From very early on in his work, Lacan lays great importance on the role of the father in psychic structure. In his 1938 article on the family, he attributes the importance of the OEDIPUS COMPLEX to the fact that it combines in the figure of the father two almost conflicting functions: the protective function and the prohibitive function. He also points to the contemporary social decline in the paternal imago (clearly visible in the images of absent fathers and humiliated fathers) as the cause of current psychopathological peculiarities (Lacan, 1938: 73). The father continues to be a constant theme of Lacan's work thereafter.
Lacan's emphasis on the importance of the father can be seen as a reaction against the tendency of Kleinian psychoanalysis and object-relations theory to place the mother-child relation at the heart of psychoanalytic theory. In opposition to this tendency, Lacan continually stresses the role of the father as a third term who, by mediating the imaginary DUAL RELATION between the MOTHER and the child, saves the child from psychosis and makes possible an entry into social existence. The father is thus more than a mere rival with whom the subject competes for the mother's love; he is the representative of the social order as such, and only by identifying with the father in the Oedipus complex can the subject gain entry into this order. The absence of the father is therefore an important factor in the aetiology of all psychopathological structures.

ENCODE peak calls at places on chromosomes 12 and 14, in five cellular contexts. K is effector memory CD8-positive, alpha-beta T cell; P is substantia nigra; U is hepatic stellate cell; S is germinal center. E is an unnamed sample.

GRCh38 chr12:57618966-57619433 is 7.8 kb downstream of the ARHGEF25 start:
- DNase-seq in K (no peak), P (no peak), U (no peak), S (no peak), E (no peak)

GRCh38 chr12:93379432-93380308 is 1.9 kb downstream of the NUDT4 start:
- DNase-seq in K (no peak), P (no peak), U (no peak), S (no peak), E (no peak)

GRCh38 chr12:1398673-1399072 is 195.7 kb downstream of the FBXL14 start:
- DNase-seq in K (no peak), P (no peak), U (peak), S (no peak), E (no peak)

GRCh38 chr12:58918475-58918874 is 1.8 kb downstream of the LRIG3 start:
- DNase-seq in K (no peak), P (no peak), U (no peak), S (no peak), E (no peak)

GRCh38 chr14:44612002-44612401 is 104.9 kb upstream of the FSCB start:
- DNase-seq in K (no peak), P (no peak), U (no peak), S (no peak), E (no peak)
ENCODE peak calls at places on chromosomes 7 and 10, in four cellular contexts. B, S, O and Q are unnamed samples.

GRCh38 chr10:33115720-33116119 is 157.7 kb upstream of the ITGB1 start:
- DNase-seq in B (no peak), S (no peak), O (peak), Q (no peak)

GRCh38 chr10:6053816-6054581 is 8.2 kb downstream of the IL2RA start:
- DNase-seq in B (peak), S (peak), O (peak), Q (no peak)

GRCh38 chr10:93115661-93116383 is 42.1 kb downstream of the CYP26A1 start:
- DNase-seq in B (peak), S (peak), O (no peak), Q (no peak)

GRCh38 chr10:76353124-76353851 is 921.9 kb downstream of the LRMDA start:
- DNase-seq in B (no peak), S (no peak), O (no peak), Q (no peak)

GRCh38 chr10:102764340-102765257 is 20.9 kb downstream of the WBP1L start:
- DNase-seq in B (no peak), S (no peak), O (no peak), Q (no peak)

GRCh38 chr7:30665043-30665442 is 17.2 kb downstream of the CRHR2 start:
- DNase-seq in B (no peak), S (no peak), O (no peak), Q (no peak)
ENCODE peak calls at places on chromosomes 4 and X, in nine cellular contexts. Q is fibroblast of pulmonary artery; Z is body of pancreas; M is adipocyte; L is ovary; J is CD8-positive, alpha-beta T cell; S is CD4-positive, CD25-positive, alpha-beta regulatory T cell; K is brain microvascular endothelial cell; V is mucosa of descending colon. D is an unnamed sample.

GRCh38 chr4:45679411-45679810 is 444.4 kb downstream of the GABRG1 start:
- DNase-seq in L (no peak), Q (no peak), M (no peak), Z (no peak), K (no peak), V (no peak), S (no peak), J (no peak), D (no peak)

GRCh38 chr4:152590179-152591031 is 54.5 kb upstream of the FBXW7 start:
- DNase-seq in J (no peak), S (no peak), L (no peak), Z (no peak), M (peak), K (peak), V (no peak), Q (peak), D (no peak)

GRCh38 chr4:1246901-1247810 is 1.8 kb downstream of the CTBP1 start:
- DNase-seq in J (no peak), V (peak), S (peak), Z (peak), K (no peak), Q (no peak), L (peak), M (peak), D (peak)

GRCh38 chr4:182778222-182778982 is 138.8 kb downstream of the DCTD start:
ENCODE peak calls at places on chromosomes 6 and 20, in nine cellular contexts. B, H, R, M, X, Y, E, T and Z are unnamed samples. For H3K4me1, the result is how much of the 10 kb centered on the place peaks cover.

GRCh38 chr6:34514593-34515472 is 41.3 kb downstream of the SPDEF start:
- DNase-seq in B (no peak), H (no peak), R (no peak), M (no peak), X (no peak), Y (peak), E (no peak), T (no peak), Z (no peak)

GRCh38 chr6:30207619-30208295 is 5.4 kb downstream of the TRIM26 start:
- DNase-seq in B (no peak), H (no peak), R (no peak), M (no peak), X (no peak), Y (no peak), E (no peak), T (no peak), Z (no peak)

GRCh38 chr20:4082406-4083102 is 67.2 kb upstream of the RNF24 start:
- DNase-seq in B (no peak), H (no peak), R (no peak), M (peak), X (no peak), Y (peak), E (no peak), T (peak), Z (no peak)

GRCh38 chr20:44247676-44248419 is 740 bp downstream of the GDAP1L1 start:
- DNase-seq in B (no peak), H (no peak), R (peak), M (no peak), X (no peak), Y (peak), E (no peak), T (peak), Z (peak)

However, the father is not a simple concept but a complex one, one which begs the question of what exactly is meant by the term 'father'. Lacan argues that the question 'What is a fatherT forms the central theme which runs throughout Freud's entire work (S4, 204-5). It is in order to answer this question that, from 1953 on, Lacan stresses the importance of distinguishing between the symbolic father, the imaginary father, and the real father:
The symbolic father